What makes a father?

Jo LeFebvre can tell you, because she had Marvin Leren in her life.

He taught her how to camp, how to ride a bike. He showed her the value of hard work. She could rely on him for an open ear and good advice — and so much more.

He walked her down the aisle and danced the father-daughter dance with her at her wedding. And when he picked her up from the airport — which he always did — they never failed to stop at Dick’s for a hamburger. It was tradition.

“What makes a father?” LeFebvre, 53, asked. “Everything my dad was.”

But Elementis Chemicals begged to differ.

When a jury ordered the company to pay a settlement to Leren’s estate after his 2015 death at 72 from mesothelioma — the result of 20 years he worked at Z-Brick, in Ballard, making bricks containing asbestos — Elementis appealed.

The U.K.-based company, which supplied the asbestos to Z-Brick, argued that LeFebvre had no claim to the money because Leren and LeFebvre’s mother were divorced at the time of his death. She wasn’t his stepdaughter anymore.

LeFebvre’s mother had married Leren when the girl was 3 years old. The couple divorced when she was in college. But they remained close throughout LeFebvre’s adult life, including her own marriage; the birth of her son, Tony, now 30; and her own divorce. They spent holidays and family dinners together. They went on trips with her son and her mother — Leren’s former wife.

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Before he passed, Leren started the lawsuit against Elementis related to his mesothelioma, and he made a will naming LeFebvre as a beneficiary. He died a few weeks later, but his suit against Elementis continued.

“When he was in the hospital, he said, ‘You have to go through this, you have to follow up on it,’” LeFebvre said. “He knew how beleaguering it could be, but it was the right thing to do.”

In 2016, a jury awarded Leren’s estate $294,000 in economic damages and $681,000 for pain and suffering. Elementis appealed.

On May 26, the Washington State Court of Appeals ruled in LeFebvre’s favor, stating, “Divorces do not, in theory, sever the bonds of affinity between a stepparent and a stepchild any more than between a parent and a biological child.”

The court ordered that Elementis pay LeFebvre what Leren would have received.

LeFebvre’s attorney, Matthew Bergman, believes this is the first case to establish that the relationship between a stepparent and a stepchild does not end at the time of a divorce.

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“This is every bit as serious a loss as it would be for a biological child,” Bergman said.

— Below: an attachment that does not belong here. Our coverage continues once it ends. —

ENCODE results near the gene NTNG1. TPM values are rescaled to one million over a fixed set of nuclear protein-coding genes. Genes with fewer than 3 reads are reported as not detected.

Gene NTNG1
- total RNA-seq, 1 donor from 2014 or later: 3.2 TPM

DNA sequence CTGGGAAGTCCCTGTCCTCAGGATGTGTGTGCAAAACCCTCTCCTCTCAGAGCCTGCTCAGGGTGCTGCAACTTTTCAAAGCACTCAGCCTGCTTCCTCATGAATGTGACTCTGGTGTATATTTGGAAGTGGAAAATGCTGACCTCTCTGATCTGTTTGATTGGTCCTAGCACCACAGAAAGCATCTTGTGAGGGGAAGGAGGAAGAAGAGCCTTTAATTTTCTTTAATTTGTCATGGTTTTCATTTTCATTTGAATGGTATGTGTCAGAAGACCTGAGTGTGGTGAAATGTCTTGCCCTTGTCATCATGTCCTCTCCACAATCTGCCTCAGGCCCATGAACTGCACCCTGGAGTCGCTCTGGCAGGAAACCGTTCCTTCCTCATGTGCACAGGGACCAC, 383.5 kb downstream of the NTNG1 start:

University of Washington family law professor Terry Price said the case set precedent by “a slim margin.”

“Here the company argues that once your parents divorced, you are no longer a stepchild,” Price said. “But the court is saying, ‘Yes, you are.’ This is another way the law will recognize a substantial paternal relationship.”

Deirdre Bowen, a family law professor at Seattle University, believes Elementis underestimated the bond between Leren and LeFebvre.

“Their theory was that they would only give the payout to someone who is actually harmed by the loss of the father, and that your stepdaughter is not your daughter, so she can’t be harmed,” she said. “But she is affected. It should be a no-brainer.”

It was a painful process for LeFebvre. “My relationship with my dad had never been questioned before,” she said. “I was so secure. This is my dad. And there was group of strangers, thinking, ‘She just wanted the money.’

“I would give everything to have my dad back,” she said. “It was my job to stand up for him when he couldn’t stand up for himself. He did that for me my whole life.”

When he first got together with LeFebvre’s mother, Leren had a Corvette and a truck. Not long after, he sold the Corvette to buy a camper so they could go on trips together.

“To sell a Corvette for a camper for someone else’s kid?” LeFebvre asked. “I mean, I don’t know. I had a boyfriend who sold his Corvette after his divorce, and he never stopped complaining about it.

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“But my dad? Not once.”

LeFebvre lives near the Pike Place Market and has three jobs: as an on-site building manager for Providence Vincent House, an apartment building for seniors on a fixed income; as a concierge at 98 Union, a condominium high-rise; and as a seller at Frank’s Produce in the Pike Place Market.

“My work ethic came from him,” she said of Leren. 

She thinks of her father every day, and especially when she crosses the Ballard Bridge, the well-worn route to his old house.

“I still catch myself thinking, ‘I should stop by while I’m in the neighborhood,’” she said. “It never goes away.”

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On Father’s Day, she will head up to a property on Lake Conner that her father left her, and spend a week at his old trailer. Her mom and son are coming up, along with some of Leren’s friends.

“What makes a father, and a family, are the people who are there for you, no matter what,” she said. “It doesn’t matter if you’re blood-related. It’s the people you support, and who support you, and who you spend your life with.”

CORRECTION: An earlier version of this story misspelled Seattle University family law professor Deirdre Bowen’s name.

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